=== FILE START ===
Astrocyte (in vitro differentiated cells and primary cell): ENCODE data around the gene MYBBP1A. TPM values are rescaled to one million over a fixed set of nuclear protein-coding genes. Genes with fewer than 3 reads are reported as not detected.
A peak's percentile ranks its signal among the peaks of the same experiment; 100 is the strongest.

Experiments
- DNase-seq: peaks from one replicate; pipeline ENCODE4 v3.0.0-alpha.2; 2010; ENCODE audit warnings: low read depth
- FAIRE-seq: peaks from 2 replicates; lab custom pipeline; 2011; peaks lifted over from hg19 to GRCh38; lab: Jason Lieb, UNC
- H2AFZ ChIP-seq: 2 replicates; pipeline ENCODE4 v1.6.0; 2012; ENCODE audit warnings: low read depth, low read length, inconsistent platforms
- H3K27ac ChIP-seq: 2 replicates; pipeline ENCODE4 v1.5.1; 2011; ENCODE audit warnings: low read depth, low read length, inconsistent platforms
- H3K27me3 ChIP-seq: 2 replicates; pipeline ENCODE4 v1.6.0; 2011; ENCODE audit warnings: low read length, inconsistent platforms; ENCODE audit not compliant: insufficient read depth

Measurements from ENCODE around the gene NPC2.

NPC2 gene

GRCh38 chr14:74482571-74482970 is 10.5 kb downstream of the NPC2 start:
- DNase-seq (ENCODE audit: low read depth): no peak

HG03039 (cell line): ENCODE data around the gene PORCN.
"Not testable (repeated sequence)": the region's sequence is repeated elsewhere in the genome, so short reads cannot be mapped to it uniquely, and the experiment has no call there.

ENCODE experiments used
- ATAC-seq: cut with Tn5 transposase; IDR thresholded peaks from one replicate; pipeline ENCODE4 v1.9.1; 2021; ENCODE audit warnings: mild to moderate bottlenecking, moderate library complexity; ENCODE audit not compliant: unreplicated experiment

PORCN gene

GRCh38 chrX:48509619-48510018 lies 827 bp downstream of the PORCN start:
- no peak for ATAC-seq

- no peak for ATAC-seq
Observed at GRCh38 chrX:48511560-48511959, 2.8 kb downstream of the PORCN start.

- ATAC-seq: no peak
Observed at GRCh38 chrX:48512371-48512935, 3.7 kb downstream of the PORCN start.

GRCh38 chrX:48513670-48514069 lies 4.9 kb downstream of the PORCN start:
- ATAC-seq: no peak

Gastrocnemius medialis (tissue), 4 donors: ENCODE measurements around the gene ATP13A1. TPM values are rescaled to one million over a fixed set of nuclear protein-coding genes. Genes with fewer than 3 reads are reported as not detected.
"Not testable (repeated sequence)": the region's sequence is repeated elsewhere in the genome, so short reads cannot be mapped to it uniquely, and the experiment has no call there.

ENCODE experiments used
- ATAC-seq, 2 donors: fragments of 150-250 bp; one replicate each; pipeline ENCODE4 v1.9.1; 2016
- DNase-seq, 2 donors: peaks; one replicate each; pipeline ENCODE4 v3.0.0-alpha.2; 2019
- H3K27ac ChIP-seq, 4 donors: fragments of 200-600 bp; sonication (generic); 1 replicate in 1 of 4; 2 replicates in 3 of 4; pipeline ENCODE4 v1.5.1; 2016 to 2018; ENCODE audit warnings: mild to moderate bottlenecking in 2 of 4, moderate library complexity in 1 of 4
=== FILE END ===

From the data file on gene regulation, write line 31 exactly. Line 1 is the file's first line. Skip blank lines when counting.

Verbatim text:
- H3K27ac ChIP-seq, 4 donors: fragments of 200-600 bp; sonication (generic); 1 replicate in 1 of 4; 2 replicates in 3 of 4; pipeline ENCODE4 v1.5.1; 2016 to 2018; ENCODE audit warnings: mild to moderate bottlenecking in 2 of 4, moderate library complexity in 1 of 4